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A Casket Is a Container Due Respect

May 09, 1998

The York Casket Co., one of the nation's leading death-care providers, sells a solid ash casket with a gloss finish that enables funeral-goers to write with markers on the outside without their words running or smearing. York anticipates the casket will be a "big seller in the inner cities," and is aimed at "the teenage market," according to a York salesman quoted in a national magazine article.

Does this casket have appeal to families of youths killed in gang violence? MARY REESE BOYKIN spoke to area funeral home administrators and a York representative about the viability--and good taste--of marketing such a casket.

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MICHAEL LUCKEY

Operations manager, Harrison-Ross Mortuaries, Los Angeles

A casket is a container that is due respect. We have not bought this write-on casket at any of our three locations, nor have we had it brought in by an outside vendor. If the family of a gang member requested this casket, it is our position to serve and offer whatever the family might want. But this casket would not be our suggestion.

Gang activity is not a normal activity; it's a subculture of its own. But even among many gang members, there is respect for the dignity of the funeral ceremony.

At a funeral, young people need a way to vent their emotions. It is common for them to write a poem or a quotation in our registry. It helps relieve their pain. This casket may be helpful if it were used like a big sympathy card, much like was seen in the memorials to Princess Di. But I could not condone its use for graffiti. We have had instances where gang members have written on a casket during a viewing or have even written graffiti on our hearses.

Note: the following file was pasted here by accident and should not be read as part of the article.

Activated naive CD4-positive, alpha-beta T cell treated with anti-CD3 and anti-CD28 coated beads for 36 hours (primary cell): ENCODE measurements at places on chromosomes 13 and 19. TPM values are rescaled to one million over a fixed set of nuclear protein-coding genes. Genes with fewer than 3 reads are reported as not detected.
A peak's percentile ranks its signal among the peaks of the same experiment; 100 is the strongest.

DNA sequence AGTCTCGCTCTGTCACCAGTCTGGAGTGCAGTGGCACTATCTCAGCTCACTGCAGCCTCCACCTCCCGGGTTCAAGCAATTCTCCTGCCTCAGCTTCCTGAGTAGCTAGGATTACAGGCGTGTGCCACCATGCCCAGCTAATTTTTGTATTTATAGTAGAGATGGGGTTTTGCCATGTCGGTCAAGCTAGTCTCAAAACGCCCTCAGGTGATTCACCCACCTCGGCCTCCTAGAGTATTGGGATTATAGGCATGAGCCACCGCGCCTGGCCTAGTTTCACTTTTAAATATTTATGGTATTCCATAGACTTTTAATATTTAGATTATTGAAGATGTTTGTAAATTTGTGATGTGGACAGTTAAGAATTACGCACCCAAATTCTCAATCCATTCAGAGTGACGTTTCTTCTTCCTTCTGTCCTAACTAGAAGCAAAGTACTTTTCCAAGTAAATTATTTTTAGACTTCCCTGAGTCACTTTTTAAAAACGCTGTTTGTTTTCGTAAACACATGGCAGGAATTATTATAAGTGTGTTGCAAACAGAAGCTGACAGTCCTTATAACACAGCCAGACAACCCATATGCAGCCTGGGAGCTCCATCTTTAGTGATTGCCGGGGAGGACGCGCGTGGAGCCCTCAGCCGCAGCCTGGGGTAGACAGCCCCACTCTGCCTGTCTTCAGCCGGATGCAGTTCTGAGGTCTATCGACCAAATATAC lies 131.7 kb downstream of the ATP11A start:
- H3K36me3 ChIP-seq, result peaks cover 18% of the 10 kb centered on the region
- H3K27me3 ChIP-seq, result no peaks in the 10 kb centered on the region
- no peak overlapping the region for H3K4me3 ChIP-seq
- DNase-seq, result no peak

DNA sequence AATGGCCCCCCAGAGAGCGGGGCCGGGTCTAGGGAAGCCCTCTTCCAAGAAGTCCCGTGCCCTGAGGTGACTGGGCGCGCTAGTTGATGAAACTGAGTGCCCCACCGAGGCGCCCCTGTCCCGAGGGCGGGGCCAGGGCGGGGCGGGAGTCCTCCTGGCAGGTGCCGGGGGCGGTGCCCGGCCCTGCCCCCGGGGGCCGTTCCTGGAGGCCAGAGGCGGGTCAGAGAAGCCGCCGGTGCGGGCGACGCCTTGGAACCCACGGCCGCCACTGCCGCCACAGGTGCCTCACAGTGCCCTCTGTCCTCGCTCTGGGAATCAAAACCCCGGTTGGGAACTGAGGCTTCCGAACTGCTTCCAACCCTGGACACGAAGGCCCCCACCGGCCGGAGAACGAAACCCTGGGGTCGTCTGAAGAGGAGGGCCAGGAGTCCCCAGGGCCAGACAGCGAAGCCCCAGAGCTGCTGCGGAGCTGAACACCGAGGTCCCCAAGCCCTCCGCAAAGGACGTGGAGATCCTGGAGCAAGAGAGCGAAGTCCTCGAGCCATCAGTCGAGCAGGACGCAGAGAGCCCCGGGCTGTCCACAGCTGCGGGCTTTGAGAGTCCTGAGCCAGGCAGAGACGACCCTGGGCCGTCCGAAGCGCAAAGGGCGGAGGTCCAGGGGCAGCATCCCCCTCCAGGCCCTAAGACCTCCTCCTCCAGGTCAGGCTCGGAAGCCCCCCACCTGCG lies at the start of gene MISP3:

Funerals of gang members can present special challenges. There has been an occasion where the funeral service was held in a rival gang's neighborhood and a random shooting occurred. We would not want to do anything that escalates the situation that might have contributed to the young person's tragic death, so we would not favor this casket if it were used for writing graffiti.

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RICHARD HEATH

Funeral director, Inglewood Mortuary

We have provided services for more than a dozen gang-related deaths during the past year, half split between African Americans and Latinos. The write-on casket is too disrespectful. While the casket is creative, it just reinforces graffiti and the lifestyle that brought about these tragic deaths.

But we will offer anything that the public requests. If a family requested this casket, I would counsel them about whether they thought it was wise. I love doing funerals and making money, but I hate burying children who should have never died. What I have found is that the parents of gang members seek a traditional funeral: a calm, safe funeral. So do their homies.

This casket is an unusual alternative, quite unconventional. I think 99% of the public is not ready for scribbling on a casket. But our job as funeral directors is to provide even the most unusual family wish.

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BLANCHE McCONNELL

General manager, Angelus Funeral Home

At the present time, this casket is not in our showroom. We have not considered putting it on the floor. Of course, if it were requested by a family, we would not hesitate to order it. I imagine the casket has appeal to younger people, gang members among them.

I don't think the intended use of the write-on casket was for gang signs. But I can see it misused for that. At some funerals of gang members, young people pay tribute by placing money, photos or a can of beer inside the casket. A problem that this casket might present is that rival gang members might put their inscription on it.

What families of gang members request at Angelus is a traditional service: music, scripture, prayer, a eulogy. It hurts me to see our young people die tragically. If this casket is requested, I would not hesitate to make it available.

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